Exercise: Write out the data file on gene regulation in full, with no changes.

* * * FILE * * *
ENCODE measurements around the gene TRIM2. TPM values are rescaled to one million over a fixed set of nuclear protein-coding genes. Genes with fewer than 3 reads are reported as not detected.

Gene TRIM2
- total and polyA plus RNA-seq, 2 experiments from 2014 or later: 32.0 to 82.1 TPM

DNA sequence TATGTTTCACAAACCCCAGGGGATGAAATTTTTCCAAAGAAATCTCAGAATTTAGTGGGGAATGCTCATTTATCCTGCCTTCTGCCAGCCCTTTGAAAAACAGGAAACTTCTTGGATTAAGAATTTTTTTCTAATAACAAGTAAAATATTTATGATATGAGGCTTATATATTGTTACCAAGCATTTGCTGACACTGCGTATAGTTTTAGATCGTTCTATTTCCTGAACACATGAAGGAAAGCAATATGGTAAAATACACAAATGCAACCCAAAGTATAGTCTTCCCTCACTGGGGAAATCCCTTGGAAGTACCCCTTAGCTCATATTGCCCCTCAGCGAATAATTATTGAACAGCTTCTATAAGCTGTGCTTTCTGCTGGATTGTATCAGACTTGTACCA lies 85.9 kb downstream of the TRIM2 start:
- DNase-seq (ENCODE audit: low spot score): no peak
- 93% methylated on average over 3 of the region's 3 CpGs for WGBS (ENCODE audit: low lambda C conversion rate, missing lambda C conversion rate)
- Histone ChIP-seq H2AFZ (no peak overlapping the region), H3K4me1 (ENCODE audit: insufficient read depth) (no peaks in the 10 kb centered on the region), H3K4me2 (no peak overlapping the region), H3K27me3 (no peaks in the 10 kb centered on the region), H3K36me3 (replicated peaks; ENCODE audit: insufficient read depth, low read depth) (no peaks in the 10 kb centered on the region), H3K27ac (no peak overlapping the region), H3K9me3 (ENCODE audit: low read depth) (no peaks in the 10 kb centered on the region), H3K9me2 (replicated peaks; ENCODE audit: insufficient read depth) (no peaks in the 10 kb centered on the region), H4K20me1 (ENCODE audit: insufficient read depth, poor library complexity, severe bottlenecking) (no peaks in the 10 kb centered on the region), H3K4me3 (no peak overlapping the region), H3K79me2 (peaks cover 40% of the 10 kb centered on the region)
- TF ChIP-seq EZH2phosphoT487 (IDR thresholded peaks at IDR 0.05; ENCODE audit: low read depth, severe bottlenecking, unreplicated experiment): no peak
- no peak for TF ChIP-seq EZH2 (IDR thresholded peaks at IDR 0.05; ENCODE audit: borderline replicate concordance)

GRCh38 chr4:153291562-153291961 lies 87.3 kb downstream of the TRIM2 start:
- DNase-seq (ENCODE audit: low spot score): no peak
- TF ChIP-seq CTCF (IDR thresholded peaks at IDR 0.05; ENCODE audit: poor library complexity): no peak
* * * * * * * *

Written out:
ENCODE measurements around the gene TRIM2. TPM values are rescaled to one million over a fixed set of nuclear protein-coding genes. Genes with fewer than 3 reads are reported as not detected.

Gene TRIM2
- total and polyA plus RNA-seq, 2 experiments from 2014 or later: 32.0 to 82.1 TPM

DNA sequence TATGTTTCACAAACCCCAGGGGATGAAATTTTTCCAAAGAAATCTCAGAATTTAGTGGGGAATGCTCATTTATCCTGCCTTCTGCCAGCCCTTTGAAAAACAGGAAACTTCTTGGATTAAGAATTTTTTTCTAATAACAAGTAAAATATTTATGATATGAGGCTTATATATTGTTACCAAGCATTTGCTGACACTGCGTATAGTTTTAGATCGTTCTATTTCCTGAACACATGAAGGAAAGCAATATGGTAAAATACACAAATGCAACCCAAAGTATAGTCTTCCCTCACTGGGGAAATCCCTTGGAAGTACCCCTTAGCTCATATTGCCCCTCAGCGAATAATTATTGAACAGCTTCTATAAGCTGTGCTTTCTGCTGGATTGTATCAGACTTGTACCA lies 85.9 kb downstream of the TRIM2 start:
- DNase-seq (ENCODE audit: low spot score): no peak
- 93% methylated on average over 3 of the region's 3 CpGs for WGBS (ENCODE audit: low lambda C conversion rate, missing lambda C conversion rate)
- Histone ChIP-seq H2AFZ (no peak overlapping the region), H3K4me1 (ENCODE audit: insufficient read depth) (no peaks in the 10 kb centered on the region), H3K4me2 (no peak overlapping the region), H3K27me3 (no peaks in the 10 kb centered on the region), H3K36me3 (replicated peaks; ENCODE audit: insufficient read depth, low read depth) (no peaks in the 10 kb centered on the region), H3K27ac (no peak overlapping the region), H3K9me3 (ENCODE audit: low read depth) (no peaks in the 10 kb centered on the region), H3K9me2 (replicated peaks; ENCODE audit: insufficient read depth) (no peaks in the 10 kb centered on the region), H4K20me1 (ENCODE audit: insufficient read depth, poor library complexity, severe bottlenecking) (no peaks in the 10 kb centered on the region), H3K4me3 (no peak overlapping the region), H3K79me2 (peaks cover 40% of the 10 kb centered on the region)
- TF ChIP-seq EZH2phosphoT487 (IDR thresholded peaks at IDR 0.05; ENCODE audit: low read depth, severe bottlenecking, unreplicated experiment): no peak
- no peak for TF ChIP-seq EZH2 (IDR thresholded peaks at IDR 0.05; ENCODE audit: borderline replicate concordance)

GRCh38 chr4:153291562-153291961 lies 87.3 kb downstream of the TRIM2 start:
- DNase-seq (ENCODE audit: low spot score): no peak
- TF ChIP-seq CTCF (IDR thresholded peaks at IDR 0.05; ENCODE audit: poor library complexity): no peak